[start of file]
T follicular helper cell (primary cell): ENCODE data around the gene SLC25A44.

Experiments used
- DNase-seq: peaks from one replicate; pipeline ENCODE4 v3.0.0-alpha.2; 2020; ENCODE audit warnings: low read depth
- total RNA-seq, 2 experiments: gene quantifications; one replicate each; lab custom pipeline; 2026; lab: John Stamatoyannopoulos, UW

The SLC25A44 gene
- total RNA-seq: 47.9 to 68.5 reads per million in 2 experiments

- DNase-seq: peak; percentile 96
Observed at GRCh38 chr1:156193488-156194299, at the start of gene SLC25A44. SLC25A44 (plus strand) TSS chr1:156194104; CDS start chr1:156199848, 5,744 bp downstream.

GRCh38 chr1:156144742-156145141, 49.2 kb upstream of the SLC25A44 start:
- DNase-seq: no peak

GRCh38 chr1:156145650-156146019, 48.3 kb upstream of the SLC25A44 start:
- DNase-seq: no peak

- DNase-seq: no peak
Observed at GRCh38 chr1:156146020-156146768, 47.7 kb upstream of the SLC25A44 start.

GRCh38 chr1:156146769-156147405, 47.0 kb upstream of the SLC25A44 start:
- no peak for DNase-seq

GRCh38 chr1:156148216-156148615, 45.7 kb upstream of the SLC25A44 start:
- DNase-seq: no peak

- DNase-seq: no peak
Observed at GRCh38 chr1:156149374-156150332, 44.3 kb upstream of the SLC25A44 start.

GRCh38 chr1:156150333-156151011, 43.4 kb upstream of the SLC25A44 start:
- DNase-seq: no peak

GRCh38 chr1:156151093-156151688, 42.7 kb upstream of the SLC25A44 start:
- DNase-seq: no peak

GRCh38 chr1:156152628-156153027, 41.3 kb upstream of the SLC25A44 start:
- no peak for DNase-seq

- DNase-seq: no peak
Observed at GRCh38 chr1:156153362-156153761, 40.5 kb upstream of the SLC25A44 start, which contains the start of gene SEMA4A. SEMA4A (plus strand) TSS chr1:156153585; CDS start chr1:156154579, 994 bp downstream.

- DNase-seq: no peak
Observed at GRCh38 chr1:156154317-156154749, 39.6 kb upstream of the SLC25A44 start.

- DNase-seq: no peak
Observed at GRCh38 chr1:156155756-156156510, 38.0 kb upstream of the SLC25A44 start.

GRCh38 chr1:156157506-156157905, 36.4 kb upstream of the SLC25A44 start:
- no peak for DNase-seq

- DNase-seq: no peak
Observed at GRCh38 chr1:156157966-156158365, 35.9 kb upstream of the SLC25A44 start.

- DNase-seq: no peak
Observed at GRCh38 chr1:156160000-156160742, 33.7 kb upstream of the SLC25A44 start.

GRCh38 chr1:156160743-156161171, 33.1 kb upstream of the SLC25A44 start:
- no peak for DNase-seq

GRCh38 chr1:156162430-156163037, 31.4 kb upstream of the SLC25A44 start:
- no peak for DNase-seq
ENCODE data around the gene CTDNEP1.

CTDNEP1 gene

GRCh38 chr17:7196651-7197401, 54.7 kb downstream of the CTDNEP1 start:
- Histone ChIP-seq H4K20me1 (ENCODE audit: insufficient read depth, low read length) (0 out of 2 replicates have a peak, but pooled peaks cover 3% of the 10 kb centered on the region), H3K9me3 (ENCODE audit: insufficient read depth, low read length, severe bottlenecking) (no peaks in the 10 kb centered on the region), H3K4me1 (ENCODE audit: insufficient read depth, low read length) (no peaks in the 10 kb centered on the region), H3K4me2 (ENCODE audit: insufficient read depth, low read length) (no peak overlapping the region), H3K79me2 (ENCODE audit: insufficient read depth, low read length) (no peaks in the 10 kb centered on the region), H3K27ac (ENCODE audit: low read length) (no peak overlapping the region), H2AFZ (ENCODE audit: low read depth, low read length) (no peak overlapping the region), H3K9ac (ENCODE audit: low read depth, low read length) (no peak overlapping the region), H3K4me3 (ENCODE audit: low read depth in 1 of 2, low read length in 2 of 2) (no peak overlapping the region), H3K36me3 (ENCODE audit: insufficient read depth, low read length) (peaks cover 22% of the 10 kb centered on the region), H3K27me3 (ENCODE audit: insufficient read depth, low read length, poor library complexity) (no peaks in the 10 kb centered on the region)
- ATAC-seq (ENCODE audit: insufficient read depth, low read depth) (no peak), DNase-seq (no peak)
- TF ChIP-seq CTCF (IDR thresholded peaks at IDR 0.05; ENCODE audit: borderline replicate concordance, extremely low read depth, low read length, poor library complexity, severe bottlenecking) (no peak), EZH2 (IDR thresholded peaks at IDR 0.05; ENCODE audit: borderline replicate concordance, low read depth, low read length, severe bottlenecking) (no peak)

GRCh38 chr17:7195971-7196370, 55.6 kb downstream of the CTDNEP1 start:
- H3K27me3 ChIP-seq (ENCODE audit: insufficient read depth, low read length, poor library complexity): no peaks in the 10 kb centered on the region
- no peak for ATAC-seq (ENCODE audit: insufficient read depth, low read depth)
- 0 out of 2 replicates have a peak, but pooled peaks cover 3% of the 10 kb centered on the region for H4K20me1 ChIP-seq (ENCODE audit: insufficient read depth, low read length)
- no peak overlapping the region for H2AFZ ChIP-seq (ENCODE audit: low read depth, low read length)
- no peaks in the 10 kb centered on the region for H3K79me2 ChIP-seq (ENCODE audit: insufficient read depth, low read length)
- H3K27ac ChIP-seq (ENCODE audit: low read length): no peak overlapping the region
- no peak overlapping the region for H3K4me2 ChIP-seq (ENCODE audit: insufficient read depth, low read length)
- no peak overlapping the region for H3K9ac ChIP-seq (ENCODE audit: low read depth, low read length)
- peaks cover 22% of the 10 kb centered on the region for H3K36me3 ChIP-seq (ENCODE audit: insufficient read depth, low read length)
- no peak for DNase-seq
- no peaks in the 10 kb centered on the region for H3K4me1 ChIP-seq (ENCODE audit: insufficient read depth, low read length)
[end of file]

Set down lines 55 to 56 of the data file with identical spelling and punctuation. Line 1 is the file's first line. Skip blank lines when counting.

- H3K27ac ChIP-seq (ENCODE audit: low read length): no peak overlapping the region
- no peak overlapping the region for H3K4me2 ChIP-seq (ENCODE audit: insufficient read depth, low read length)